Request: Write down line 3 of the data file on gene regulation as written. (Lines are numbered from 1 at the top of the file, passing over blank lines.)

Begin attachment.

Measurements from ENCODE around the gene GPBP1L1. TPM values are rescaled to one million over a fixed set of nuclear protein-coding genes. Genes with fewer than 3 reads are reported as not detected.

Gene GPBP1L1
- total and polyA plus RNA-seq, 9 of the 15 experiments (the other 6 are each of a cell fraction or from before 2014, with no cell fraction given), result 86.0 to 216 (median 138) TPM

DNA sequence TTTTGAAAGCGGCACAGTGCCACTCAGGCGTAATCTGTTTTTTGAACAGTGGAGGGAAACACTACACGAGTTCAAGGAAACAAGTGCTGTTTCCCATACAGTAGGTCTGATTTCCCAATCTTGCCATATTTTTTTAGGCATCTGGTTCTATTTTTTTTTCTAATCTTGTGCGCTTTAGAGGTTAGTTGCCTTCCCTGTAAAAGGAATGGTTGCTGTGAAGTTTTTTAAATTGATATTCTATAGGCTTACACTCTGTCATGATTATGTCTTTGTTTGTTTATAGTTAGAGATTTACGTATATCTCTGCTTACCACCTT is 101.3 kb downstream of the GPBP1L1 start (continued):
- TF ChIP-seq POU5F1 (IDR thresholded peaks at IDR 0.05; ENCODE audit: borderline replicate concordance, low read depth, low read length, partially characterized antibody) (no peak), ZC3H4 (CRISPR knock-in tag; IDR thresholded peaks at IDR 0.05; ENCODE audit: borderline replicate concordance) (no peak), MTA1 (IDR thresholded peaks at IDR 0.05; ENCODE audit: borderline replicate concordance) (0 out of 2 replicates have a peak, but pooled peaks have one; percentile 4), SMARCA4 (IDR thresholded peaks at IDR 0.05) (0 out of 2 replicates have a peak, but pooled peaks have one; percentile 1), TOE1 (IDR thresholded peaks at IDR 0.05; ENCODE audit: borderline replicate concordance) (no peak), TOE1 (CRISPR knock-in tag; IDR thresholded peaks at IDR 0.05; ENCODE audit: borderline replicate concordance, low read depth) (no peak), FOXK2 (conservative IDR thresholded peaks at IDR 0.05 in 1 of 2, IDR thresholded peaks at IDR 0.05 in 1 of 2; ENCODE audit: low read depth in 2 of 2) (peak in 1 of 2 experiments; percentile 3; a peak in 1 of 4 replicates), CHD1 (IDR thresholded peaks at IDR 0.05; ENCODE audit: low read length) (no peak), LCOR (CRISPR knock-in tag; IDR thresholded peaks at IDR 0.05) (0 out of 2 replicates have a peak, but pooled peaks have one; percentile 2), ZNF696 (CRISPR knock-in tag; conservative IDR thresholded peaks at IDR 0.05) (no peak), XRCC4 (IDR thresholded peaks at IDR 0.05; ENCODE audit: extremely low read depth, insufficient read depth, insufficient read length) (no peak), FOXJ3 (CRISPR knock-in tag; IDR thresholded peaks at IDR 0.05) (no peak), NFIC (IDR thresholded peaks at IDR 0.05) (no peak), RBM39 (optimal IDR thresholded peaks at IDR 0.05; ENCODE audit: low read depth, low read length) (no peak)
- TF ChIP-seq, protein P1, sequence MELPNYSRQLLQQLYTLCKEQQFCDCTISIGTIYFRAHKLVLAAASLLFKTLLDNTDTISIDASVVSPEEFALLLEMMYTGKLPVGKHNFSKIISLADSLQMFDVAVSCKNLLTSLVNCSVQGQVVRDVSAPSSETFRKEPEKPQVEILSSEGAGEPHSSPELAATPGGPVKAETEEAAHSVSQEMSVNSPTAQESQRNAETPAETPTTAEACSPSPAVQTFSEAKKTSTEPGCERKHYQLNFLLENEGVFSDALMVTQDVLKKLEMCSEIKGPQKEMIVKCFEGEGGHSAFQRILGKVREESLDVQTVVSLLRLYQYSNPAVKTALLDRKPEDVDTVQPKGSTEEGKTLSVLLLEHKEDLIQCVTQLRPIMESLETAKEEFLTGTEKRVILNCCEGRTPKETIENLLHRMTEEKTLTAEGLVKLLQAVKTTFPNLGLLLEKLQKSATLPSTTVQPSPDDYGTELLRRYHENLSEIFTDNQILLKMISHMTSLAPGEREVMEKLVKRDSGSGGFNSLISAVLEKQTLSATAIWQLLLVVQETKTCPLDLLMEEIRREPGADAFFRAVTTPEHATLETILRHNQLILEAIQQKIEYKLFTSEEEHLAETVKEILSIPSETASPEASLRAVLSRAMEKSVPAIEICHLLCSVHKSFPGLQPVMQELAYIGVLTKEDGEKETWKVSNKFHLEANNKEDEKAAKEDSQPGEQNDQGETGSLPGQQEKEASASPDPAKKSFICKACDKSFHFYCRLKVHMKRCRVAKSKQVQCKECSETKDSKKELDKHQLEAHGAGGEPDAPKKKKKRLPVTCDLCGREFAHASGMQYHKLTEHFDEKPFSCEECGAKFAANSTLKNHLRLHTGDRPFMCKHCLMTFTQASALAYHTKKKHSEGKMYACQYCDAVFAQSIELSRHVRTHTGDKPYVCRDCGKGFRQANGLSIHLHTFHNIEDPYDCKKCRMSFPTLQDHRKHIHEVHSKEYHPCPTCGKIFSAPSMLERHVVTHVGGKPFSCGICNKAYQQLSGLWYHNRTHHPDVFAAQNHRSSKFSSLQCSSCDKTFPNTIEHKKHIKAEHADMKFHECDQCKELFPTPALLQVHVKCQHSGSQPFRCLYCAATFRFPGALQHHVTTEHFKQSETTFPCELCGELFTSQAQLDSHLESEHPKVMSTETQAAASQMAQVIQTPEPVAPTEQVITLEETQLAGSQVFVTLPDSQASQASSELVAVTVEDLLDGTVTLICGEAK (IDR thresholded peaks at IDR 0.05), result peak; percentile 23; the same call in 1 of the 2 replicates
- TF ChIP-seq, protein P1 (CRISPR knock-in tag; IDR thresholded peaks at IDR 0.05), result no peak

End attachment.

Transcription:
- total and polyA plus RNA-seq, 9 of the 15 experiments (the other 6 are each of a cell fraction or from before 2014, with no cell fraction given), result 86.0 to 216 (median 138) TPM